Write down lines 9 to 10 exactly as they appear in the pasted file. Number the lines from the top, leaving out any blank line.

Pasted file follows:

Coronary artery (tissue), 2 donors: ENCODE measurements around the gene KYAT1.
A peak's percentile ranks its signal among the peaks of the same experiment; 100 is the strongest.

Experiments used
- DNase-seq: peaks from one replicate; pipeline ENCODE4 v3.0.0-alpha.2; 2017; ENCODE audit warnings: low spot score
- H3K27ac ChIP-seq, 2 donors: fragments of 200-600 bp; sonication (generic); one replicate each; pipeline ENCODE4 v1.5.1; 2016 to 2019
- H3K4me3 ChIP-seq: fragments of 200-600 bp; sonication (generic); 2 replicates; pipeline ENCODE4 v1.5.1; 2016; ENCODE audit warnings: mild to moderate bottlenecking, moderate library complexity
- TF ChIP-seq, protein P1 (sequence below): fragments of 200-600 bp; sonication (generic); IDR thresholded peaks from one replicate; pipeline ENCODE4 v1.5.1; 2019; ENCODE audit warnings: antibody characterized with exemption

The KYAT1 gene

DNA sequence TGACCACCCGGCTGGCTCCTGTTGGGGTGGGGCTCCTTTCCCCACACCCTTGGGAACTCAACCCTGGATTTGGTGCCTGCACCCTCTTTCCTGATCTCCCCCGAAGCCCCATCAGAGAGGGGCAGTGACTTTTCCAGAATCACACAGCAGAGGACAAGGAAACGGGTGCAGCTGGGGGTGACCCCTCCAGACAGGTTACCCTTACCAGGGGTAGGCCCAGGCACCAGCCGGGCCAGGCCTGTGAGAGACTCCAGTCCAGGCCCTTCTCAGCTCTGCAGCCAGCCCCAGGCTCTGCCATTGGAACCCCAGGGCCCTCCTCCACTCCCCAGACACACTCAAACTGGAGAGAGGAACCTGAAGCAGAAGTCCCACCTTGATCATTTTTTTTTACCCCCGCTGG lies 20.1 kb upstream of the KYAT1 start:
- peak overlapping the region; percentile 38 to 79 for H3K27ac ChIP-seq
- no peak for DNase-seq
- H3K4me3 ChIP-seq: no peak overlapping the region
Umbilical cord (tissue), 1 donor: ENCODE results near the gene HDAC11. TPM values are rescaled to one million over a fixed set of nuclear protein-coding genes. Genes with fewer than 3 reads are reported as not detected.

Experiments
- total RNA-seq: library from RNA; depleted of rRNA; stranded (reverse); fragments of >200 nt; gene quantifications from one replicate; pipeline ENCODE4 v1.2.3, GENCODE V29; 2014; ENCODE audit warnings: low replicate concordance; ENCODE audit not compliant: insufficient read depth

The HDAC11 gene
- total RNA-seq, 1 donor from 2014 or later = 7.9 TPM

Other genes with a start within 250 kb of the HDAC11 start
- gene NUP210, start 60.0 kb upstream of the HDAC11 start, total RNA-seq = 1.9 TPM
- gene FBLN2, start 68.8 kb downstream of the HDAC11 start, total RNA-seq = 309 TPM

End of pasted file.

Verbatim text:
DNA sequence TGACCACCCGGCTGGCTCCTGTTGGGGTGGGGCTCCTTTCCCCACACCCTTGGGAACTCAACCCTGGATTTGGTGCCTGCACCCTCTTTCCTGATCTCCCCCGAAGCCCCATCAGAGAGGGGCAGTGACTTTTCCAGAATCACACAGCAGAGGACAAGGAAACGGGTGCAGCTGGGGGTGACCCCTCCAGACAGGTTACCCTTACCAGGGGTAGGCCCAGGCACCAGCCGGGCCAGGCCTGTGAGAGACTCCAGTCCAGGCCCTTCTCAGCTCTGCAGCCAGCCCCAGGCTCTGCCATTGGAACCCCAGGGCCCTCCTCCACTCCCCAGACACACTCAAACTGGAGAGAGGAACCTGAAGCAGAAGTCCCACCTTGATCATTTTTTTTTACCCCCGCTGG lies 20.1 kb upstream of the KYAT1 start:
- peak overlapping the region; percentile 38 to 79 for H3K27ac ChIP-seq